A publish/subscribe messaging model that facilitates one-to-many distribution.  The sending applications or devices do not need to know anything about the receiver, not even its address.

 

Ideal for constrained networks (low bandwidth, high latency, data limits, fragile connections).  MQTT message headers are kept as small as possible; the fixed header is just 2 bytes.  Its on demand, push-style message distribution keeps network utilization low.

 

Multiple service levels allows flexibility in handling different types of messages. Developers can designate that messages will be delivered “at most once”, “at least once”, or “exactly once”.

 

Designed specifically for remote devices with little memory or processing power.  Minimal headers, a small client footprint and limited reliance on libraries make MQTT ideal for constrained devices.

 

Easy to use and implement with a simple set of command messages. Many applications of MQTT can be accomplished using just CONNECT, PUBLISH, SUBSCRIBE and DISCONNECT.

 

Built-in support for loss of contact between client and server.  The server is informed when a client connection breaks abnormally, allowing the message to be re-sent or preserved for later delivery.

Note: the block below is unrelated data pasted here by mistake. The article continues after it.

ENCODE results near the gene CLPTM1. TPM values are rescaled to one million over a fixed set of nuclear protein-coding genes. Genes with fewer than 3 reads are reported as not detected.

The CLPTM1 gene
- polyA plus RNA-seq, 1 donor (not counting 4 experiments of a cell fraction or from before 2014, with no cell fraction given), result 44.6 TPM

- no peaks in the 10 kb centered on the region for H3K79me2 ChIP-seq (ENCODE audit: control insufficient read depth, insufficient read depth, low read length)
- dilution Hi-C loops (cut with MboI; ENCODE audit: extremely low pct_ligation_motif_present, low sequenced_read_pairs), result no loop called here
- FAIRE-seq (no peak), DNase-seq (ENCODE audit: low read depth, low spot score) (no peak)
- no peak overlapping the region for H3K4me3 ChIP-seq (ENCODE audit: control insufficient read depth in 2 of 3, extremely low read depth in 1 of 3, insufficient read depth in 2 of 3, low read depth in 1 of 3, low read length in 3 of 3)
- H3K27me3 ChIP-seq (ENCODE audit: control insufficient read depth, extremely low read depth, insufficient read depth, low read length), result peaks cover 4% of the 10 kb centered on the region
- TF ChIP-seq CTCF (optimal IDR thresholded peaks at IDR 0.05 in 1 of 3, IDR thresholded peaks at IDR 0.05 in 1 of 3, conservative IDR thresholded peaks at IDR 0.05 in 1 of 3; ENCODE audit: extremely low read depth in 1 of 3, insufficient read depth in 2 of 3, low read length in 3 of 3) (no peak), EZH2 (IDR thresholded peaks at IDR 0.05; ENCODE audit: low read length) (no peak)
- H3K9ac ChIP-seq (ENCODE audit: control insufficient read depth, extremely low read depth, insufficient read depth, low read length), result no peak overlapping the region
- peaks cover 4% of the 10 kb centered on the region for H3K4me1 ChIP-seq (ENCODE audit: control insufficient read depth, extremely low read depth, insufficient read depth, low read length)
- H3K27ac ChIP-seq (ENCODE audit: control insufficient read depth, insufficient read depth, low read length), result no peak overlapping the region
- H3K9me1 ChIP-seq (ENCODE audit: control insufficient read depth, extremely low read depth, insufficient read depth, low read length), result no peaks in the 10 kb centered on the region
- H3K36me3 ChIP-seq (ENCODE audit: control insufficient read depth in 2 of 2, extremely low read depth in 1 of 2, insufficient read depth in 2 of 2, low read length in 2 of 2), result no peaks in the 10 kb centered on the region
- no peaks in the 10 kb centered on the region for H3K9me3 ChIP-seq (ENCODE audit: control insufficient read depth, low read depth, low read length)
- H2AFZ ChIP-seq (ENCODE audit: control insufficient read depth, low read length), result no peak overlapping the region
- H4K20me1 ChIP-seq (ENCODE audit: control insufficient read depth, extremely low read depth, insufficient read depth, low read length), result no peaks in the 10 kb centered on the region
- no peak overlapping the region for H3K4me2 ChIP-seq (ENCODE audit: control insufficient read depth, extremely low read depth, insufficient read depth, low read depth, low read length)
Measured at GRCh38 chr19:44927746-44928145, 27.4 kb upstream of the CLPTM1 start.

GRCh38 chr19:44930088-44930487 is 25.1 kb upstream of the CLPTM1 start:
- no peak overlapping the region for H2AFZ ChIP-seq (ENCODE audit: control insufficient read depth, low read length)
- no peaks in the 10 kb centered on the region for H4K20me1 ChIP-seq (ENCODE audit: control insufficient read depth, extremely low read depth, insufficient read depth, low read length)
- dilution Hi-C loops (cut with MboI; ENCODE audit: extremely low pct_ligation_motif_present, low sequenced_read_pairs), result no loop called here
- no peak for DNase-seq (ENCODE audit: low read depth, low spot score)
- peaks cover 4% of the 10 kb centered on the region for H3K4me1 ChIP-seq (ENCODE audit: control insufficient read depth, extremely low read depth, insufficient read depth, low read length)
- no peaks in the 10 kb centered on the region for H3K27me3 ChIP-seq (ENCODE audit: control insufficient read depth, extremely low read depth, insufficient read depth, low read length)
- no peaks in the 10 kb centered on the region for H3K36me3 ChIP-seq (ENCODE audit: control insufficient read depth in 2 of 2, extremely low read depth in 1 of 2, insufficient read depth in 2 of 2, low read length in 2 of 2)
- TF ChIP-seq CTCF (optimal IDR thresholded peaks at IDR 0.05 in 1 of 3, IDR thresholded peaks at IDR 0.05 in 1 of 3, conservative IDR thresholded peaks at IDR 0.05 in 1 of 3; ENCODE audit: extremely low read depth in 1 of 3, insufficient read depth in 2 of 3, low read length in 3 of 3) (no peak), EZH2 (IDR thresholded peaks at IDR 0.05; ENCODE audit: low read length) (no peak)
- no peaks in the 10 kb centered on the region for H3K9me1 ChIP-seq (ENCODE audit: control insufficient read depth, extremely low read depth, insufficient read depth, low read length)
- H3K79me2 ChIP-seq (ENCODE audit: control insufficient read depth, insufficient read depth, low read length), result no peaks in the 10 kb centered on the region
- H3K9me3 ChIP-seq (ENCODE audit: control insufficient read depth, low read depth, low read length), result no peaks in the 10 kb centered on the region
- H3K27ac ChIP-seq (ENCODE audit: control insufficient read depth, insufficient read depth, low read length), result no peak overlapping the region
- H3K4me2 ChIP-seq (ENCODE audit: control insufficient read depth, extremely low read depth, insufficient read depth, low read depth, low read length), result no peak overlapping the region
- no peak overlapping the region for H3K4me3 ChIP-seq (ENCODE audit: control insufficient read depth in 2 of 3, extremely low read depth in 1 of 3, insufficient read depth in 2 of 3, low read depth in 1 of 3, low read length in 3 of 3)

MQTT uses a single TCP/IP port connection from client to server. This allows easier firewall and security implementation.

--Both HTTP and MQTT are based on TCP/IP
 

--HTTP uses Request/Response (1 to 1)
 

--MQTT uses Publish/Subscribe pattern
   (1-to-1 or 1-to-many)

 

--HTTP is document centric, MQTT is data centric
 

--HTTP is more complex than MQTT which is simple
 

--MQTT message size is smaller, with only a 2 byte header
 

--MQTT offers 3 Quality of Service settings, with HTTP all messages get same level of service.

MQTT Features

MQTT Compared to HTTP

MQTT Reduces Bandwidth Consumption 
Using a publish/subscribe middleware topology, data latency is reduced while gaining greater reliability and quality of data.